April 28, 2017

Glenn Murray, Richard Denton, Marc Serre, Andre Clement.

The Council of Canadians Sudbury chapter and allies recently met with Nickel Belt Liberal MP Marc Serré.

Chapter activists Glenn Murray, Andre Clement and Richard Denton attended this meeting. They raised the urgent issue of electoral reform.

In an e-mail update, Murray reports, "We learned that while electoral reform is not completely off the books the situation in the House of Commons is quite fractious and a consensus is yet to be found."

This is significant given we are in the critical weeks before a vote in the House on the recommendations made by the Special Committee on Electoral Reform.

On December 1, 2016, the committee presented its report to the House. It recommended, "that the government should, as it develops a new electoral system ... minimize the level of distortion between the popular will of the electorate and the resultant seat allocations in Parliament."

April 28, 2017

The Council of Canadians Prince Albert chapter is mourning the loss of chapter activist Carole Naylor who passed away in a traffic accident yesterday afternoon.

Naylor had just completed her role as coordinator of the Grandmothers for Grandmothers free cookie table at the Seedy Saturday and Earth Day gathering in Prince Albert on April 22. That event included a climate justice march to City Hall in solidarity with the upcoming climate marches around the world this weekend.

As noted on their website, "The Grandmothers to Grandmothers Campaign seeks to raise awareness and mobilize support in Canada for Africa’s grandmothers." Over the years the campaign has raised $10 million that is directed towards support such as food, housing grants, school fees for their grandchildren and grief counselling.

Naylor also supported various other causes including ending animal cruelty, supporting the mandatory labelling of genetically modified foods, calling for action to stop the growth of the tar sands, and promoting environmental justice.

April 28, 2017

The Council of Canadians is challenging the notion that ending supply management would mean cheaper milk prices in Canada.

While US President Donald Trump has vowed to eliminate Canada's "very unfair" dairy supply management system in relation to the upcoming renegotiation of the North American Free Trade Agreement (NAFTA) expected to start in August, various right-wing voices in Canada have joined with him in dismissing a system that has served consumers and farmers well for almost 50 years.

Former prime minister Brian Mulroney, Conservative leadership candidate Maxime Bernier, former NAFTA negotiator Derek Burney, former Canada-US FTA negotiator Gordon Ritchie, along with the Business Council of Canada and the Montreal Economic Institute, have all called for supply management to be phased out in this country.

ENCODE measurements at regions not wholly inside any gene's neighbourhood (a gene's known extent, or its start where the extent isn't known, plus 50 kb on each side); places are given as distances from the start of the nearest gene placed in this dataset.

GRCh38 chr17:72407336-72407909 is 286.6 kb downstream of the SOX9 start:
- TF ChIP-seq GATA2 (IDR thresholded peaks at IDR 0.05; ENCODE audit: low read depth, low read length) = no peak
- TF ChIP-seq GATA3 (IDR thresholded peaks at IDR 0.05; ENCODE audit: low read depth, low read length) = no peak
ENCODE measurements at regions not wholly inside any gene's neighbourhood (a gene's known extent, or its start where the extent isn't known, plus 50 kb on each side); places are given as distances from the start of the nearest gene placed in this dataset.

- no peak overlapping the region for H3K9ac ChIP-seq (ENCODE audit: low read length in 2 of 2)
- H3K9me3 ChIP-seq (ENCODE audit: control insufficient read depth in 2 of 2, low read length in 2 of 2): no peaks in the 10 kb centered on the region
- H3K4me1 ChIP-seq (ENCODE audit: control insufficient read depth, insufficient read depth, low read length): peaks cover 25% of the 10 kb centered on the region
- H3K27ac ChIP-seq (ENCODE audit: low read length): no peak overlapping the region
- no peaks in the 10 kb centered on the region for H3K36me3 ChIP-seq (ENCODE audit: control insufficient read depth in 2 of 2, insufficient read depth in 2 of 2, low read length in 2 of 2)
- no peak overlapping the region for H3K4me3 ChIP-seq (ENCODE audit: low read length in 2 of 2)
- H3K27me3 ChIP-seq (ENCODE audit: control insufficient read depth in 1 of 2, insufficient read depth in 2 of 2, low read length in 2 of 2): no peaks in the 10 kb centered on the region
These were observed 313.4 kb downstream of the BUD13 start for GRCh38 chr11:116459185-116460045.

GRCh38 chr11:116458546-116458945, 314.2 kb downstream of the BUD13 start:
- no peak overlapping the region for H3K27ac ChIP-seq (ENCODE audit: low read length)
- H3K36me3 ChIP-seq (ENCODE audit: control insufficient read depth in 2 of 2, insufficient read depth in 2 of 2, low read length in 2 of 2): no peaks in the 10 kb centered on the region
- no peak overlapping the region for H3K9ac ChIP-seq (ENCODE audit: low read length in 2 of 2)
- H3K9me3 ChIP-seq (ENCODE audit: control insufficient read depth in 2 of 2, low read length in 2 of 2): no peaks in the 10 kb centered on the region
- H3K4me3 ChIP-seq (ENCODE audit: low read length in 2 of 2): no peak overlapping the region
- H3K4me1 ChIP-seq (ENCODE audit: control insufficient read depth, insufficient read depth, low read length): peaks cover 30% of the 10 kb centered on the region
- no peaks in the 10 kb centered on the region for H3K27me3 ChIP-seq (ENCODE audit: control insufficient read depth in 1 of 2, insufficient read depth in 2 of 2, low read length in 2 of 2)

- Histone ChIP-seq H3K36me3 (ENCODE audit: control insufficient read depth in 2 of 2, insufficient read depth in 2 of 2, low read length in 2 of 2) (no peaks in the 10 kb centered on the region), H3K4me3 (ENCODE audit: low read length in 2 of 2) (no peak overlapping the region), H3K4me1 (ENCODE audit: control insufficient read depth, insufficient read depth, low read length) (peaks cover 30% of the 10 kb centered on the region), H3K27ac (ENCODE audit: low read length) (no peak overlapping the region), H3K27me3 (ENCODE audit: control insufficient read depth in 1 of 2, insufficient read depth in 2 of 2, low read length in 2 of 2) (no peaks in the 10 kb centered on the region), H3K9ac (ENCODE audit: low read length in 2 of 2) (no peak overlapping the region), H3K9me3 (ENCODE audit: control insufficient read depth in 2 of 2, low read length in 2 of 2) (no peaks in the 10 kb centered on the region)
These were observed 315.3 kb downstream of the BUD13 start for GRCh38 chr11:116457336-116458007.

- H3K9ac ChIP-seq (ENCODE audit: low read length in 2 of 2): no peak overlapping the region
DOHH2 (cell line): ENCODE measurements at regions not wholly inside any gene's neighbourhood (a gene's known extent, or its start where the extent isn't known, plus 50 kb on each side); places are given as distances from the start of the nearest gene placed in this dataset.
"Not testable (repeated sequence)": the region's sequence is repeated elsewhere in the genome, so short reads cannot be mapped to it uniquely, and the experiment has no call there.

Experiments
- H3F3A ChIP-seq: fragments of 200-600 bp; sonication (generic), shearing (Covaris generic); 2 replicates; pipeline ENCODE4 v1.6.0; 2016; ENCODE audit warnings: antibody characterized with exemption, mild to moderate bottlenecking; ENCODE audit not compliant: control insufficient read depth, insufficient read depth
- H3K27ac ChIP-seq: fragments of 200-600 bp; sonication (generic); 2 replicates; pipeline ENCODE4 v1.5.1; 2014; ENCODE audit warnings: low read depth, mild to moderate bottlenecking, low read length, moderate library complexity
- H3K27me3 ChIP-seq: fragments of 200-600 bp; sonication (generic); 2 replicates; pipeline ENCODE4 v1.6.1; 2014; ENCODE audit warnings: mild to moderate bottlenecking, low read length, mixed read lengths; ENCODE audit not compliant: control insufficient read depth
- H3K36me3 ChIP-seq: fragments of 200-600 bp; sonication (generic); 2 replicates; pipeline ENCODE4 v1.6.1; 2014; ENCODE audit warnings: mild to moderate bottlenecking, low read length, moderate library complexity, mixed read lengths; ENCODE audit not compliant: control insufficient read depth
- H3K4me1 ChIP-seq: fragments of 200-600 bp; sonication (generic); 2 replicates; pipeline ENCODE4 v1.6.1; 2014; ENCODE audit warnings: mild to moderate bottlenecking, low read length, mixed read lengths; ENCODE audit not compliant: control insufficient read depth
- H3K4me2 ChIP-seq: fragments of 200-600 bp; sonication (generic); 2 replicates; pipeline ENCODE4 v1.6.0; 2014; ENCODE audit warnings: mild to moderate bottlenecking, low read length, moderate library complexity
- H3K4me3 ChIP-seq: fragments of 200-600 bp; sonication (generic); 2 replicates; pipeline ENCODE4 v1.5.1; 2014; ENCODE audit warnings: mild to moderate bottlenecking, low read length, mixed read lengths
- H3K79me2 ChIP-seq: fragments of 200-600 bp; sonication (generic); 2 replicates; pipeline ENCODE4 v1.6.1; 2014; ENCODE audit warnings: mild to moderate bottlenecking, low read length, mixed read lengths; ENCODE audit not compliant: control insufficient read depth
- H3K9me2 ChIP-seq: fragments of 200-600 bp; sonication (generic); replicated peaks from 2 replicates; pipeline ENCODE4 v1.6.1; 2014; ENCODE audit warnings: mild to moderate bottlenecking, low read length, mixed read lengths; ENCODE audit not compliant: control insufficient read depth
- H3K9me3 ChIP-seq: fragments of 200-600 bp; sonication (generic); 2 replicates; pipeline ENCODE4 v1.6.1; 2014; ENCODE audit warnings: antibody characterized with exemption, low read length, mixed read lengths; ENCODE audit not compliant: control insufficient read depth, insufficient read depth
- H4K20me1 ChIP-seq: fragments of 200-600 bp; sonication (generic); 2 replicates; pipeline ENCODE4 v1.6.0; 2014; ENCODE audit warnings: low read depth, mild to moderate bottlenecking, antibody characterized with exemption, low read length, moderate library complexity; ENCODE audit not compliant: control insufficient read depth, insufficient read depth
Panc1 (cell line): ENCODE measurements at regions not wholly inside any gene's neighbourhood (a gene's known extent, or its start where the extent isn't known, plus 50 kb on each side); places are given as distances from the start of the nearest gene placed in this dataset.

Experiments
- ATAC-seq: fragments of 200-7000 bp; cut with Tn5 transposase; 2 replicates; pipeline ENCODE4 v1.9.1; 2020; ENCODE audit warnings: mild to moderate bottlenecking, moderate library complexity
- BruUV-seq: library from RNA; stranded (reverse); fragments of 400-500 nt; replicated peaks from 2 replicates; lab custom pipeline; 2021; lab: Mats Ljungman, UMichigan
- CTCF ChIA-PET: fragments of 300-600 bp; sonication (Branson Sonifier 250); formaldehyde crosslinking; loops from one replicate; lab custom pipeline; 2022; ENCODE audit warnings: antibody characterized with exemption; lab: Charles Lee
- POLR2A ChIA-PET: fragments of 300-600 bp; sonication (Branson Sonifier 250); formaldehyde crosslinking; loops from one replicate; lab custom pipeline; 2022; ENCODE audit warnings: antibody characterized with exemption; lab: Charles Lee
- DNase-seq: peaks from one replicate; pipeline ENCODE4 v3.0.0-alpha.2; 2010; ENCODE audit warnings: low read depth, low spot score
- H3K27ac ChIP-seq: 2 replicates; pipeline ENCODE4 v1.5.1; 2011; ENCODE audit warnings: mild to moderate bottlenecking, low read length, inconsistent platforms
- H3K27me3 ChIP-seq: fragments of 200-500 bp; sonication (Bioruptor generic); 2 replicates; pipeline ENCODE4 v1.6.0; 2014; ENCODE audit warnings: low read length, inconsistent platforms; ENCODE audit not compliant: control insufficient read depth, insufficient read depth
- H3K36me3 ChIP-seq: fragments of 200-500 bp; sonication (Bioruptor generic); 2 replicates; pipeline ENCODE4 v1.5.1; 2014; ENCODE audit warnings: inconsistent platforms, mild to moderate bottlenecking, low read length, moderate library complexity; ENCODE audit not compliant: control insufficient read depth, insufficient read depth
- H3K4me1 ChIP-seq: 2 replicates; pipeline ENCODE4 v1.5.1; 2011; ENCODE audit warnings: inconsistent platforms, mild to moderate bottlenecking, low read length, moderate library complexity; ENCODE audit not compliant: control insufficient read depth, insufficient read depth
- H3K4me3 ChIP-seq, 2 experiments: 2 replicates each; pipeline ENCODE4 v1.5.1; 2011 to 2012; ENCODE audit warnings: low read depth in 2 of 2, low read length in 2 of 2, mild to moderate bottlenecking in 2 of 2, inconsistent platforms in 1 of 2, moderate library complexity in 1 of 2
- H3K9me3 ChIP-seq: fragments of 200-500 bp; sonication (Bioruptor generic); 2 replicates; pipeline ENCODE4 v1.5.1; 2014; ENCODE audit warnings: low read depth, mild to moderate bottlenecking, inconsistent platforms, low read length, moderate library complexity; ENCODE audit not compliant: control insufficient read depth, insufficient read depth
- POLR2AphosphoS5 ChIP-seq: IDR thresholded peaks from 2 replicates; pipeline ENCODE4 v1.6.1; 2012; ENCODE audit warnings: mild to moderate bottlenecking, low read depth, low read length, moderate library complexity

There has also been the suggestion that if supply management were traded away in the upcoming NAFTA talks it would be a win-win - placating the US president and lower dairy prices in Canada.

April 28, 2017

Photo by Tracey Mitchell.

Saskatoon-based Council of Canadians Board member Tracey Mitchell was at the 'All Out to Stop the Cuts! Protest the Premier's Dinner!' action last night.

The outreach had highlighted, "Let's all come together to express our opposition to the Provincial budget cuts to K - 12 education, libraries, Universities, Audiology, social services, the handing over of Nortep to Northlands College, and the decision to 'wind down' the provincial Crown, STC! While the Premier's and his Sask Party buddies are at a $250/plate event, we'll be protesting outside."

April 28, 2017

Chapter activist Roy Brady

The Council of Canadians Peterborough-Kawarthas chapter is commenting on the Ontario government's budget for hospitals in the province.

Yesterday, Finance Minister Charles Sousa delivered the provincial budget which includes a 3.1 per cent increase in spending on hospitals. That amounts to about $518 million in additional funding this year after four years of flatlined spending.

The Peterborough Examiner reports, "It's about time the province starts spending on hospitals, said Roy Brady, chairman of the local chapter of Council of Canadians. 'This is coming after years of hardly anything (for hospitals)', he said. Brady is a constant watchdog of the hospital budget. He would have liked to see funding specifically to reduce wait times at emergency departments. Instead the province is handing over money to hospitals with crowded ERs and hoping administrators will deal with the problem. 'They're saying, 'OK you guys - fix it,', Brady said."